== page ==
Plenary-01 : Arthur Winfree Prize
Monday, July 17
Dean of the College of Science; Professor of Biological Sciences; Professor of Applied and Computational Mathematics and Statistics
University of Notre Dame, USA
Better approximations can’t make up for poor experiments: Enzyme kinetics as case study
Enzymes are essential for life, catalyzing the chemical reactions that allow our cells to function. However, the experimental uncertainty of physical constants for enzyme-catalyzed reactions can lead to irreproducible measurements and inaccurate models. In this study, we estimated the experimental uncertainty of the Michaelis constant, one of the most used enzyme constants in mathematical models, for enzyme catalyzed reactions measured under 'identical' experimental conditions. We found that the mean error of Michaelis constant measurements is estimated to be up to 10.8 fold units. Our analysis reveals that the experimental uncertainty is not due to mathematical approximations derived by mathematical biologists, but rather to biases in experiment design and data reporting. These findings highlight the need for greater standardization of measurements for physical constants in the life sciences, as this will improve our ability to develop and implement predictive models. If mathematical biologists want to develop predictive models that are accurate and reliable, they need to play a more active role in the standardization of measurements in the life sciences.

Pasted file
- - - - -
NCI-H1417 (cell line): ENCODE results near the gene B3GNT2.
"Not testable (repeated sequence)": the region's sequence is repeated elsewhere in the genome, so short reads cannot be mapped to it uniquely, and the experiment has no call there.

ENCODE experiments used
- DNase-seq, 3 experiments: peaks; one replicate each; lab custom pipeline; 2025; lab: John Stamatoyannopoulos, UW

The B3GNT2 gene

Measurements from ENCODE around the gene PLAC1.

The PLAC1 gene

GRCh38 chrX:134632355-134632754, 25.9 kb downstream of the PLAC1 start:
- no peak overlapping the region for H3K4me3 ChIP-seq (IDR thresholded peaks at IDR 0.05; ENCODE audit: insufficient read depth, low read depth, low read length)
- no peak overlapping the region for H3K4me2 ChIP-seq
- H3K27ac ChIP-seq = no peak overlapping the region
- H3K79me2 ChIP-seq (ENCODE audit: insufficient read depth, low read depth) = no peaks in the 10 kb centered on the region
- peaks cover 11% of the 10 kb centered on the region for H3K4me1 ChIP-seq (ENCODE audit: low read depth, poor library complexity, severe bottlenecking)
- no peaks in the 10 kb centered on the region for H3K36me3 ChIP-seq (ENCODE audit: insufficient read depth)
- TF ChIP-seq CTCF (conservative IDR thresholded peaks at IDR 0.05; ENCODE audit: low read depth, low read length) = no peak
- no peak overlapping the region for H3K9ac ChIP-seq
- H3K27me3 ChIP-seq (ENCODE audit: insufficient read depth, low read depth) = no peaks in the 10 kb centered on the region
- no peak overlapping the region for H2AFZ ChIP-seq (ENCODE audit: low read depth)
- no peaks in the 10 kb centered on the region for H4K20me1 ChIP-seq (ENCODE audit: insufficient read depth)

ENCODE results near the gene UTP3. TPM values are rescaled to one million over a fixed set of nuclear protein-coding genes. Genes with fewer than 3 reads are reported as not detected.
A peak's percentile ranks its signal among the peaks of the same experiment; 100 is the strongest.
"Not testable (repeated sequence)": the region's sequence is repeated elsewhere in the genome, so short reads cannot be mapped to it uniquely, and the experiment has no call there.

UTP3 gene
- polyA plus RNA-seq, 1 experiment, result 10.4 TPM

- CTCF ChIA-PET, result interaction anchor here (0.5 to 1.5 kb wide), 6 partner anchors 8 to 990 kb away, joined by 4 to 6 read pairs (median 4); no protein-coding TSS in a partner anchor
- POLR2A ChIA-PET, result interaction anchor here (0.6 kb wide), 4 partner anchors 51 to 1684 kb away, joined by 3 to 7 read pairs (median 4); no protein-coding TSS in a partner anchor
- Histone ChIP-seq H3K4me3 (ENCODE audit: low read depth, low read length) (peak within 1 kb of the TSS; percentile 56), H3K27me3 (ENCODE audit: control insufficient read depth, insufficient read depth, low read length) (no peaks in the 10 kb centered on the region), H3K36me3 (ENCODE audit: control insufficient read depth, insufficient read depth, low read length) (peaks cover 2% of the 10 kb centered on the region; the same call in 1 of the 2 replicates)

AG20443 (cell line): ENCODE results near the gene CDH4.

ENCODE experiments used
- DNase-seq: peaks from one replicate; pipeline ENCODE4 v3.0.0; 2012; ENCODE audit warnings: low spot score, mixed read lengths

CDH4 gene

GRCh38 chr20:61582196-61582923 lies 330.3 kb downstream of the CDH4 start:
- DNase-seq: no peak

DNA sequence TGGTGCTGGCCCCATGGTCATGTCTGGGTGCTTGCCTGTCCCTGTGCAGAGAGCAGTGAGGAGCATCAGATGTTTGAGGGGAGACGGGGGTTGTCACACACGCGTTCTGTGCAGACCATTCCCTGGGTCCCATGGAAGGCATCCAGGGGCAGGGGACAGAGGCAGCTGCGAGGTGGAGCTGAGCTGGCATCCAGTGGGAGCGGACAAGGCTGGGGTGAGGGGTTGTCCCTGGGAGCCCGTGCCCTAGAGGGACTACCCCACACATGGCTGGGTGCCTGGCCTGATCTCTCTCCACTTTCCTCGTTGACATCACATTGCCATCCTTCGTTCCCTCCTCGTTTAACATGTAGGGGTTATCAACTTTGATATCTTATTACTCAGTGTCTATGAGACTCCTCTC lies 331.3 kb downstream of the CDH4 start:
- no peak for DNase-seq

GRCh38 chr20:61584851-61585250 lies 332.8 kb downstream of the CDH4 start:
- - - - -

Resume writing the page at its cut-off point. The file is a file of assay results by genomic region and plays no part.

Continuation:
Plenary-02 : C. A. Akira Okubo Prize
Monday, July 17
Associate Professor, Department of Applied Mathematics
University of Washington, USA
Evolutionary dynamics of tumor progression
Cancer is a result of a stochastic evolutionary process characterized by the accumulation of mutations that are responsible for tumor initiation, progression, immune escape, and drug resistance, as well as mutations with no effect on the phenotype. Mathematical modeling can be used to describe the dynamics of tumor cell populations and to obtain insights into the hidden evolutionary processes leading to cancer. I will present recent approaches to quantify evolutionary dynamics of chronic lymphocytic leukemia and colorectal cancer in patients, and their implications for interpretation of cancer sequencing data.
Plenary-03 : Leah Edelstein-Keshet Prize
Tuesday, July 18
Assistant Vice President for Research – DEI Initiatives; Professor of Mathematics; University Diversity and Social Transformation Professor
University of Michigan, USA
Multiscale Models for Understanding Tumor-Immune Dynamics and Optimizing Immune and Targeted Therapy Schedules